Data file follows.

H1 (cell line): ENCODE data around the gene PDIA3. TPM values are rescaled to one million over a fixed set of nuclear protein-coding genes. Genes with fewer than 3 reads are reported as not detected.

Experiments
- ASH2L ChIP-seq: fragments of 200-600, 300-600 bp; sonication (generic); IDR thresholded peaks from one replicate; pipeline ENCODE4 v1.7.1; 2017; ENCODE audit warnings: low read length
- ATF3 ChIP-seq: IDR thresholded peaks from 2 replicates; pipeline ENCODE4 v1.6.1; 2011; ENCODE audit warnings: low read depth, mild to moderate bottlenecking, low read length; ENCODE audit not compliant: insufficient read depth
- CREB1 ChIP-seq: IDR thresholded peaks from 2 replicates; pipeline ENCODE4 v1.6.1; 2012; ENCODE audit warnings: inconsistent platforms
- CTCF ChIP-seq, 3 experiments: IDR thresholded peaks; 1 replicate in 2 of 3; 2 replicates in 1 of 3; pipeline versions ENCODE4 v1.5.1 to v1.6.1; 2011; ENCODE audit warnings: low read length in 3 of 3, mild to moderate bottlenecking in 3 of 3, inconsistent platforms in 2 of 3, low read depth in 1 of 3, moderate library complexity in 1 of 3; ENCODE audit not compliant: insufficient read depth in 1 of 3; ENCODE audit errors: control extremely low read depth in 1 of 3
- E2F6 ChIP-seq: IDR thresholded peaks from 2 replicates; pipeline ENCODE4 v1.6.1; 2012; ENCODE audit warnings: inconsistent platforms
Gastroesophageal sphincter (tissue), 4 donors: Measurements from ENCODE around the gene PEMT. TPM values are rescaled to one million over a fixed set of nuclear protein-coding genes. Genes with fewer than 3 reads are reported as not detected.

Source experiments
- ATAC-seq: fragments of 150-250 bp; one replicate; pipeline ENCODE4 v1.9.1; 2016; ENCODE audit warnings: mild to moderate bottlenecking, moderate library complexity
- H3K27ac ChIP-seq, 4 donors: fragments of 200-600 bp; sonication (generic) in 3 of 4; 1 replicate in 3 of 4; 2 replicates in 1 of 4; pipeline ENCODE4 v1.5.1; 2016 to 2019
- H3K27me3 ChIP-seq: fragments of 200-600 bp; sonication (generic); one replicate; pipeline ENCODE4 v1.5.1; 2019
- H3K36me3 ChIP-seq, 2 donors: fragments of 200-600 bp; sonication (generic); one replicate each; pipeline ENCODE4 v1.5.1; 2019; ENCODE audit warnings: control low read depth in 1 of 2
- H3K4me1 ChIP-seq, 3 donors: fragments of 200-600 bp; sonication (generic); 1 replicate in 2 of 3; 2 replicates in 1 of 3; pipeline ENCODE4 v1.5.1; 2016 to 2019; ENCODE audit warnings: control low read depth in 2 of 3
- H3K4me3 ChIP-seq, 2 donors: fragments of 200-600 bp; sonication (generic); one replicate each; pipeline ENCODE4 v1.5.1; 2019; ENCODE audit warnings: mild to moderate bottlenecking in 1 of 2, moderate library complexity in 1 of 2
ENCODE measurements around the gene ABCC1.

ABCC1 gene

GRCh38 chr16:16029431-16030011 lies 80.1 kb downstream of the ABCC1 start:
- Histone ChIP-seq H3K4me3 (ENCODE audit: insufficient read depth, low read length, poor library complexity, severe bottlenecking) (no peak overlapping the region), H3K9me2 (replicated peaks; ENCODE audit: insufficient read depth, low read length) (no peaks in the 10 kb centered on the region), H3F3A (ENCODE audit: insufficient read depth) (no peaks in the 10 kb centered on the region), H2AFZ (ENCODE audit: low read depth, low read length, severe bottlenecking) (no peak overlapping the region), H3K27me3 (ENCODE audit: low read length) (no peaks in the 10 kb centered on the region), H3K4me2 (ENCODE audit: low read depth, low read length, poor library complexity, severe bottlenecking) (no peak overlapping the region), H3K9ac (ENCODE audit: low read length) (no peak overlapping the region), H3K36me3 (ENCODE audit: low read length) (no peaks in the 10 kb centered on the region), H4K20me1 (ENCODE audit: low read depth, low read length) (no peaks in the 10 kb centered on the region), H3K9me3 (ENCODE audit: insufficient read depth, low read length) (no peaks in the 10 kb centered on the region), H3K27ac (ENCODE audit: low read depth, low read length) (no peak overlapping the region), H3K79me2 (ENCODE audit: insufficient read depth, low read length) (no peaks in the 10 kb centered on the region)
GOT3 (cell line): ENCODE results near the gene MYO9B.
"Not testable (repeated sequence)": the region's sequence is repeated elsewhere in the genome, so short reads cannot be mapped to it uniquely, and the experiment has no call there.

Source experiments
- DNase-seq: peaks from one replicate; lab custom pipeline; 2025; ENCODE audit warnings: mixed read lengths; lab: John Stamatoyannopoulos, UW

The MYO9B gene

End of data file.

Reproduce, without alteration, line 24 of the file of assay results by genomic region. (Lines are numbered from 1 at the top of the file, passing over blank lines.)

The MYO9B gene